• Measles seroprevalence after reactive vaccination campaigns during the 2015 measles outbreak in four health zones of the former Katanga Province, Democratic Republic of Congo.

      Keating, P; Carrion Martin, AI; Blake, A; Lechevalier, P; Uzzeni, F; Gignoux, E; Okonta, C; Langendorf, C; Smit, S; Ahuka, S; et al. (BioMed Central, 2019-08-22)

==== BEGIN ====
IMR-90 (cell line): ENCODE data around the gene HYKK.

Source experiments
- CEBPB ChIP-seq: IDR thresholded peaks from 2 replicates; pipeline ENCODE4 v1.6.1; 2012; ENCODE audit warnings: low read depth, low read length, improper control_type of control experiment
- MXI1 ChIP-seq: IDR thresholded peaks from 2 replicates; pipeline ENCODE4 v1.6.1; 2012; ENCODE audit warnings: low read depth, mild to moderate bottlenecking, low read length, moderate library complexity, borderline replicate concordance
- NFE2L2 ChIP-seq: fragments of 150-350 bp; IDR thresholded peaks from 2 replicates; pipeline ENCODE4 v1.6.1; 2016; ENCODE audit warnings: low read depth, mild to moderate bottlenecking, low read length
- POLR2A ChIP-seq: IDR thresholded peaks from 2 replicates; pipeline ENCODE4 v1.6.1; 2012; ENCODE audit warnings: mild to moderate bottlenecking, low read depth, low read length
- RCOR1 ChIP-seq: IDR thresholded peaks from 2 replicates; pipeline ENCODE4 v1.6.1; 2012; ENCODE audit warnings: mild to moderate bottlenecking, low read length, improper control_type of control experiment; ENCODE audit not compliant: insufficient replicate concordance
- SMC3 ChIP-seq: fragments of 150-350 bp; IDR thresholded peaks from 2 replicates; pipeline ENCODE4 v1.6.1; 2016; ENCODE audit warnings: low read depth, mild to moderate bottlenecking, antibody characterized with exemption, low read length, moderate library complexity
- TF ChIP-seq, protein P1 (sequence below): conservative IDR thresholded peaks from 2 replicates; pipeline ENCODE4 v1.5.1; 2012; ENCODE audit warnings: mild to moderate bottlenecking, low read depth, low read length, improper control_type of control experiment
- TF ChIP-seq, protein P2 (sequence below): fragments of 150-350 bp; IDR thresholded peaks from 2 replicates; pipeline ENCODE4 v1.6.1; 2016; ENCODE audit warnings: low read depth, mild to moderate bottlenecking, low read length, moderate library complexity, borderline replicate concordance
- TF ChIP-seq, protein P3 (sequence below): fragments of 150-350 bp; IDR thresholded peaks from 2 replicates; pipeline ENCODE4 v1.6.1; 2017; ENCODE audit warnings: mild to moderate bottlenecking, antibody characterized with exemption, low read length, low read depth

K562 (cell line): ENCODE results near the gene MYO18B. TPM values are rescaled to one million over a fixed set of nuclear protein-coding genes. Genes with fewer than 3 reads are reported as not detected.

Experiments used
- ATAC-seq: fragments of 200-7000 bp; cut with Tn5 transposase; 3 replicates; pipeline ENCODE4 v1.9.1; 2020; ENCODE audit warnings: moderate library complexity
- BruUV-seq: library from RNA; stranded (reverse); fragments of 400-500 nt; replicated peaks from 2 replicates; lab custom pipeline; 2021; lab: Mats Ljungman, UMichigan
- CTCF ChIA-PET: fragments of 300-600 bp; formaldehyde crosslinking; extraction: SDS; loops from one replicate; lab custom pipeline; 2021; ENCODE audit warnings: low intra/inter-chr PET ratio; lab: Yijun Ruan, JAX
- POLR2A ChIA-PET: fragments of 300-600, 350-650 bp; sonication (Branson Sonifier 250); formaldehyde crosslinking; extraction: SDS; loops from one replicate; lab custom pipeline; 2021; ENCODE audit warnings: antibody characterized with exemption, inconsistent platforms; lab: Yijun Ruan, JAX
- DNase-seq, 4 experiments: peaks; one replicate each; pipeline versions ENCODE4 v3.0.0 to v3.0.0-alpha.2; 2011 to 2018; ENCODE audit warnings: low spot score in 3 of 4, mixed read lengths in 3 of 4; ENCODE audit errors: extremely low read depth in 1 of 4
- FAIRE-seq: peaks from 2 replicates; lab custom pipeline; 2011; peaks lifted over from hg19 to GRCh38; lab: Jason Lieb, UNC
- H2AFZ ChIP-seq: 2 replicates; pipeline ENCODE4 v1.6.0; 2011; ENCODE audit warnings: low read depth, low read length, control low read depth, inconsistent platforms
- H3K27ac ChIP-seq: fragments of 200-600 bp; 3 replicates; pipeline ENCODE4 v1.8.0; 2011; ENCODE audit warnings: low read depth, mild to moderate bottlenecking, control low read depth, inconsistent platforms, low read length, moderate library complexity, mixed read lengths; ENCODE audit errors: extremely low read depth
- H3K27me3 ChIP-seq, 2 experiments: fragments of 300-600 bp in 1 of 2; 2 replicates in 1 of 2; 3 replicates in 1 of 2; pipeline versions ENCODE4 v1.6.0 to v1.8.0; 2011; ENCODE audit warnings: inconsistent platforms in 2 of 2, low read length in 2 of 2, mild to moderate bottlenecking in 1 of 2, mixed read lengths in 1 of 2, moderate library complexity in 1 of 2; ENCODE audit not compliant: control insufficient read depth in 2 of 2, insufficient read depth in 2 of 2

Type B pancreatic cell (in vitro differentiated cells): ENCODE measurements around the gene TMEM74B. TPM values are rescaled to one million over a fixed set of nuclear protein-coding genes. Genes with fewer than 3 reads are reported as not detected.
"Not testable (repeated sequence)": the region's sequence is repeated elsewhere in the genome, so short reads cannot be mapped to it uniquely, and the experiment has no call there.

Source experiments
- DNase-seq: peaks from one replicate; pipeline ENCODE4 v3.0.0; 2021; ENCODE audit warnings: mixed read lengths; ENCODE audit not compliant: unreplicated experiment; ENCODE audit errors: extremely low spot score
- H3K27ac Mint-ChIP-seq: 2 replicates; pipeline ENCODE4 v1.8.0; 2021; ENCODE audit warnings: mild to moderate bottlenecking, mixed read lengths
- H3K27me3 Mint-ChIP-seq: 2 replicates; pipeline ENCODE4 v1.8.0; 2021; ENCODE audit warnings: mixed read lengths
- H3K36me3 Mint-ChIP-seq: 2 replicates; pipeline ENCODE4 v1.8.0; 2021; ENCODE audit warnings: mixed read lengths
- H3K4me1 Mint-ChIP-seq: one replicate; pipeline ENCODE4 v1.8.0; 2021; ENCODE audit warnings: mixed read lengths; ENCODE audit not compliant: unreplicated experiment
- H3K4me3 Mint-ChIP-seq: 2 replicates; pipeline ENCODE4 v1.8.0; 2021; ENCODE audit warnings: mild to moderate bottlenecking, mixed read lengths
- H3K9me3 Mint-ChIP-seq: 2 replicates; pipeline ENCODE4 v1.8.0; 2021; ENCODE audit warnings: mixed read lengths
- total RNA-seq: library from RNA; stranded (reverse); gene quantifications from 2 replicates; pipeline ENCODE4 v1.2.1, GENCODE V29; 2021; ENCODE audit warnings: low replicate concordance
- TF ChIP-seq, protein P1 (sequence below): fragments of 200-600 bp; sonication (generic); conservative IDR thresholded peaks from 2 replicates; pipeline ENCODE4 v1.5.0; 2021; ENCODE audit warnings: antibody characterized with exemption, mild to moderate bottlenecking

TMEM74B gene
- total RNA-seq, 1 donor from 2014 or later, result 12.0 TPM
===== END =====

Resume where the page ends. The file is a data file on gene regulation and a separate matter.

BACKGROUND: Measles continues to circulate in the Democratic Republic of Congo, and the country suffered from several important outbreaks over the last 5 years. Despite a large outbreak starting in the former province of Katanga in 2010 and the resulting immunization activities, another outbreak occurred in 2015 in this same region. We conducted measles seroprevalence surveys in four health zones (HZ) in the former Katanga Province in order to assess the immunity against measles in children 6 months to 14 years after the 2015 outbreak. METHODS: We conducted multi-stage cluster surveys stratified by age group in four HZs, Kayamba, Malemba-Nkulu, Fungurume, and Manono. The age groups were 6-11 months, 12-59 months, and 5-14 years in Kayamba and Malemba-Nkulu, 6-59 months and 5-14 years in Manono and Fungurume. The serological status was measured on dried capillary blood spots collected systematically along with vaccination status (including routine Extended Program of Immunization (EPI), and supplementary immunization activities (SIAs)) and previous self-reported history of suspected measles. RESULTS: Overall seroprevalence against measles was 82.7% in Kayamba, 97.6% in Malemba-Nkulu, 83.2% in Manono, and 74.4% in Fungurume, and it increased with age in all HZs. It was 70.7 and 93.8% in children 12-59 months in Kayamba and Malemba-Nkulu, and 49.8 and 64.7% in children 6-59 months in Fungurume and Manono. The EPI coverage was low but varied across HZ. The accumulation of any type of vaccination against measles resulted in an overall vaccine coverage (VC) of at least 85% in children 12-59 months in Kayamba and Malemba-Nkulu, 86.1 and 74.8% in children 6-59 months in Fungurume and Manono. Previous measles infection in 2015-early 2016 was more frequently reported in children aged 12-59 months or 6-59 months (depending on the HZ). CONCLUSION: The measured seroprevalence was consistent with the events that occurred in these HZs over the past few years. Measles seroprevalence might prove a valuable source of information to help adjust the timing of future SIAs and prioritizing support to the EPI in this region as long as the VC does not reach a level high enough to efficiently prevent epidemic flare-ups.